A study conducted by the U.S. Dept. of Agriculture’s Economic Research Service (USDA ERS) shows that Americans often eat vegetables prepared in ways that add calories and sodium and remove dietary fiber.
The ERS researchers used nationally representative dietary data from the 2003–04 National Health and Nutrition Examination Survey (NHANES). The participants reported everything they ate and the amount consumed over a 24-hr period, and the interview was repeated on a second, nonconsecutive day, providing two days of dietary intake data for each participant. USDA nutrient data were used to estimate the calorie and nutrient content of every food item consumed. At the time the study was conducted, a database to identify vegetable content of foods was not available for NHANES data newer than 2004. However, eating patterns observed in 2003–04 are likely to be similar to those today since food preferences and eating habits change slowly.
ERS researchers aggregated individual vegetable consumption from all sources—plain raw or cooked vegetables; vegetables from mixed dishes such as soups, stews, and pastas; juices; sauces; etc.—and generated overall estimates of cups of vegetables consumed. Because Americans often make quite different choices when eating out, they examined vegetable consumption patterns for food prepared at home versus those for food prepared away from home. They separated foods by where prepared, so a sandwich made at home and taken to work for a brown-bag lunch would be considered a home-prepared food, whereas a pizza taken home from a restaurant would be considered as prepared away from home. They examined the effects of the types of vegetables consumed on intake of calories, sodium, and dietary fiber.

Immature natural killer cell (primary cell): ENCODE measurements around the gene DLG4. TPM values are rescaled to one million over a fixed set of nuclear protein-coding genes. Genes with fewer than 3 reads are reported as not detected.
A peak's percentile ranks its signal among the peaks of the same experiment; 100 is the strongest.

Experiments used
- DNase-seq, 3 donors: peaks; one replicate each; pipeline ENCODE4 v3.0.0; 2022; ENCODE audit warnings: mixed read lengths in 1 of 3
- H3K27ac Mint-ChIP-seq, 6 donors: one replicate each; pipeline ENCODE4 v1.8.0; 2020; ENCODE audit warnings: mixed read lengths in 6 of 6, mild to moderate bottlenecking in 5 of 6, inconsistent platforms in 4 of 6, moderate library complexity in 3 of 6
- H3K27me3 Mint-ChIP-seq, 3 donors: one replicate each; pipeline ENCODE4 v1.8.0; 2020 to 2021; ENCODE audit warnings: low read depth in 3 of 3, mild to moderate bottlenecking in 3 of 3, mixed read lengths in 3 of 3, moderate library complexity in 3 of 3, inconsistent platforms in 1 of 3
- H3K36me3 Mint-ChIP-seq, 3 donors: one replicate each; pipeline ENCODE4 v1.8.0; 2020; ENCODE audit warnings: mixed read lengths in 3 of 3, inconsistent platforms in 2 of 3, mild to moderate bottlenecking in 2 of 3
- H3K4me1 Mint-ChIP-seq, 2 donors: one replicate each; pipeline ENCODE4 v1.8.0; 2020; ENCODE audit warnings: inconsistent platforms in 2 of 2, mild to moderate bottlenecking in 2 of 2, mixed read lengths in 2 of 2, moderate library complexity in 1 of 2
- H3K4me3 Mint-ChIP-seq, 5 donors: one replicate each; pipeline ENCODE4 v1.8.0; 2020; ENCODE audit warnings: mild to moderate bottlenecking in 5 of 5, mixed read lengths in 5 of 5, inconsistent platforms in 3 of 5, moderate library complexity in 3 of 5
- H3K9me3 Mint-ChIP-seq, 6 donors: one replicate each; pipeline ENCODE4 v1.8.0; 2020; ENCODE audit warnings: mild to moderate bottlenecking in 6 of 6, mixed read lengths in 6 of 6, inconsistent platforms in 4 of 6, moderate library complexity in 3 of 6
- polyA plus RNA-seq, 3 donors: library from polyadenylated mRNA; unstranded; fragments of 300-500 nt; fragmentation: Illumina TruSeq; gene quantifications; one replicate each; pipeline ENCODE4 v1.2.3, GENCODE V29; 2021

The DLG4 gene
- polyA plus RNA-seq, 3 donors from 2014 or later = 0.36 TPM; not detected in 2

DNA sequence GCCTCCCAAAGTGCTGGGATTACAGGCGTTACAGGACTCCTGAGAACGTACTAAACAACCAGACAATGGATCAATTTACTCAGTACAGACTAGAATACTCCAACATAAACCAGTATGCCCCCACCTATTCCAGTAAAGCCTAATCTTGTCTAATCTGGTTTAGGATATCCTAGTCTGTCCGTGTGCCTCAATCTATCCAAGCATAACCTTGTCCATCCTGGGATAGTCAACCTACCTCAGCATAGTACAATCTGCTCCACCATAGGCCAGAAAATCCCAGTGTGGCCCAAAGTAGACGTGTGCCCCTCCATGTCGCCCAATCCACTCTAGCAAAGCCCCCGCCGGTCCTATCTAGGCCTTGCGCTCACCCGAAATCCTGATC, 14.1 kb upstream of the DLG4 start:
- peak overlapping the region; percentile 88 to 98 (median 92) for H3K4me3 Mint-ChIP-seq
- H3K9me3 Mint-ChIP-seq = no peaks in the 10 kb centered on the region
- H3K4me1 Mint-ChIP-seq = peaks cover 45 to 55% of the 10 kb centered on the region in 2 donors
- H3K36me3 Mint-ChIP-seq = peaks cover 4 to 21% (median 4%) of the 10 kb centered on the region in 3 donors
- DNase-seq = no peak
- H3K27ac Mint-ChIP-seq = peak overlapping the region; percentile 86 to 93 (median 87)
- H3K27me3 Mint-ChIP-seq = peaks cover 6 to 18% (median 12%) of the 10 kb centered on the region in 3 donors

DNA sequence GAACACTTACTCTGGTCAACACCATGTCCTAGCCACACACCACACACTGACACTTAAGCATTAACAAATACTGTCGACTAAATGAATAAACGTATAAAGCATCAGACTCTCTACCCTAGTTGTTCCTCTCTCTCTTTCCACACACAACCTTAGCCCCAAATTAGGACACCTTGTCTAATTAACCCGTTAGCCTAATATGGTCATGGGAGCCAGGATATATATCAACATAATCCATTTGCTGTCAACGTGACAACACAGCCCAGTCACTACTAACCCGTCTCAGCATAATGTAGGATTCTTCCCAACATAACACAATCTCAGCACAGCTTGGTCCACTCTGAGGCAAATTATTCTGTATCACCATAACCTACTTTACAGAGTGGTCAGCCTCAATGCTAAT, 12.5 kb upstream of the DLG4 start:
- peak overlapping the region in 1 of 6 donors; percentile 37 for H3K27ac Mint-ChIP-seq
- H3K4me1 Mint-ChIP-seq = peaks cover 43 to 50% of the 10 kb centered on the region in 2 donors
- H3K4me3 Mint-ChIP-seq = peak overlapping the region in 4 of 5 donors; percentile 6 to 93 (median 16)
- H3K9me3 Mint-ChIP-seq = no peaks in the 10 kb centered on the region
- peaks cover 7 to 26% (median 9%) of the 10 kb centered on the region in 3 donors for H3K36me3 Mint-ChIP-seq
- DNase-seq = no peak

The researchers found that on average, Americans ate 1.5 cups of vegetables daily, about 50–60% of the 2–3 cups recommended for adults and older children. More than half of vegetable intake came from potatoes and tomatoes (51%), whereas only 10% came from dark green and orange vegetables. Some vegetables were eaten in their unadorned state—raw carrot sticks or sliced tomatoes—but most were consumed in prepared forms or as part of mixed dishes.
Potatoes were typically consumed in forms that added fat. At home, potato chips were the most commonly eaten form, whereas away from home, fried potatoes predominated. Other potato dishes, such as mashed and scalloped potatoes, are often prepared with added fats and sodium. Baked potatoes were popular, but most commonly—especially when eating out—the skin was not eaten, reducing dietary fiber content.
Although popular raw, most tomato is consumed as an ingredient in popular mixed foods, such as pastas and pizzas. When the researchers examined the leading sources of tomato consumed, they found that at home, raw tomato accounted for 22% of tomato consumption, while 24% came from tomato sauces for spaghetti and similar pastas. Among foods prepared away from home, pizza provided the largest share of tomato consumed, at 32%, followed by raw tomato at 17%, and spaghetti and similar pastas with tomato sauce at 15%.